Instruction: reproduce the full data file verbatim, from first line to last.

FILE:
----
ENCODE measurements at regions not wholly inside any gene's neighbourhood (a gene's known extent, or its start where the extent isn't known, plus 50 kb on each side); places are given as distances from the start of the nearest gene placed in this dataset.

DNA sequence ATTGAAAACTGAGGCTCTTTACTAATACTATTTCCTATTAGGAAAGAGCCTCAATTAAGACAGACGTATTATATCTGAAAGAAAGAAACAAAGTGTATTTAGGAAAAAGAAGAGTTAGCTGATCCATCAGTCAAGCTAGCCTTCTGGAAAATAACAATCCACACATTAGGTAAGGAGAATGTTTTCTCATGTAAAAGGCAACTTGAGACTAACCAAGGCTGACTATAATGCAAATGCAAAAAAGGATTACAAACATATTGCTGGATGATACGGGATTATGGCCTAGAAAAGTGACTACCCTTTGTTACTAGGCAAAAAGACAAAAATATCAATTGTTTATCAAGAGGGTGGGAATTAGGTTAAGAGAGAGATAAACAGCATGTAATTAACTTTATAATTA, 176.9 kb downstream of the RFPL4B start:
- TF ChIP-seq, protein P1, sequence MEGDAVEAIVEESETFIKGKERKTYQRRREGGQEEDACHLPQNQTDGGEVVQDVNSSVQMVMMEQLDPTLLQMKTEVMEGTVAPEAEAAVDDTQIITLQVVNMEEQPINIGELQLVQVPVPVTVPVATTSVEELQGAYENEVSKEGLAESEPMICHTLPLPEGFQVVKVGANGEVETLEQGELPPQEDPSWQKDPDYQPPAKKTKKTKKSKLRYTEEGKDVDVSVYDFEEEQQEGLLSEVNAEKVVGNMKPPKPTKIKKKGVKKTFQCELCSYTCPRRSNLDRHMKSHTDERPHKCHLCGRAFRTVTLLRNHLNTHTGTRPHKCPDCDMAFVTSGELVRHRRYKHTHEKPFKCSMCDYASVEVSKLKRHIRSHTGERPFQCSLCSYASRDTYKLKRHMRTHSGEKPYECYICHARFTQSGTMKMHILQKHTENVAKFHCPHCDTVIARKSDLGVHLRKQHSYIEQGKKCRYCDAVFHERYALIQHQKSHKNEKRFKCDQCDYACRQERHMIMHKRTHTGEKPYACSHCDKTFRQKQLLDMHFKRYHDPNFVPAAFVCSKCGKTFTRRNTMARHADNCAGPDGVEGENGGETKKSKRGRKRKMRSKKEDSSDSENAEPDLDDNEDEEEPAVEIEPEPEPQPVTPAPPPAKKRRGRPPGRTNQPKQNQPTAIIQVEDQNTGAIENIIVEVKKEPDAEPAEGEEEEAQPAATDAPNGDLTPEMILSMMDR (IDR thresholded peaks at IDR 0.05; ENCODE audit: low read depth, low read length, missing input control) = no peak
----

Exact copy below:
ENCODE measurements at regions not wholly inside any gene's neighbourhood (a gene's known extent, or its start where the extent isn't known, plus 50 kb on each side); places are given as distances from the start of the nearest gene placed in this dataset.

DNA sequence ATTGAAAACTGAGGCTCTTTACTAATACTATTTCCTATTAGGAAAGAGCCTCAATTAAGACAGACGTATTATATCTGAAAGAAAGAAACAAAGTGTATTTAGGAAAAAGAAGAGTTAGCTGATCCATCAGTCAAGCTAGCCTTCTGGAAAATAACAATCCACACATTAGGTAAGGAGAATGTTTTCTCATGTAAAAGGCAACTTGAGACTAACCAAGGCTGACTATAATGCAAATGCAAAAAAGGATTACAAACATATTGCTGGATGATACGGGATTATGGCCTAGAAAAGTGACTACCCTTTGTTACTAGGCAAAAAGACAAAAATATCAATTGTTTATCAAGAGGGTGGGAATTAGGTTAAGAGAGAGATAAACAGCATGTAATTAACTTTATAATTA, 176.9 kb downstream of the RFPL4B start:
- TF ChIP-seq, protein P1, sequence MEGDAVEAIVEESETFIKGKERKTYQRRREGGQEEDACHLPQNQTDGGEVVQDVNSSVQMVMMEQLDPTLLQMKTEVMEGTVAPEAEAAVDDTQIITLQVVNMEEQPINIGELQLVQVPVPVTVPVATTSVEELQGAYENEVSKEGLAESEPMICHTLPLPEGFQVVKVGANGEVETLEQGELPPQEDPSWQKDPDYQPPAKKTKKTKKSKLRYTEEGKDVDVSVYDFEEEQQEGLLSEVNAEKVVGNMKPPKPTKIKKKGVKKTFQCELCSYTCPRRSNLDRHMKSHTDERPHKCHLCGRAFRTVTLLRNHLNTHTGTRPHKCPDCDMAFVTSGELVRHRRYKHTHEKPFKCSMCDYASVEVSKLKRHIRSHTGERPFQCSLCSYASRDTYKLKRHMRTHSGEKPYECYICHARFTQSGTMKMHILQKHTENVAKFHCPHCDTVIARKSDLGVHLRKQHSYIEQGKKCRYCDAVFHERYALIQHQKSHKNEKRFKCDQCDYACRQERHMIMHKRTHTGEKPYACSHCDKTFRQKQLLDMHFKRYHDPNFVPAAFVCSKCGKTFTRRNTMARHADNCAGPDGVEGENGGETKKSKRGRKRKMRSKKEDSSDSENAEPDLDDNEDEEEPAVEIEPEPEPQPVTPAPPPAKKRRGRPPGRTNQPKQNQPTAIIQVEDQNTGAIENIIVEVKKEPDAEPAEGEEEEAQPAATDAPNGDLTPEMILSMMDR (IDR thresholded peaks at IDR 0.05; ENCODE audit: low read depth, low read length, missing input control) = no peak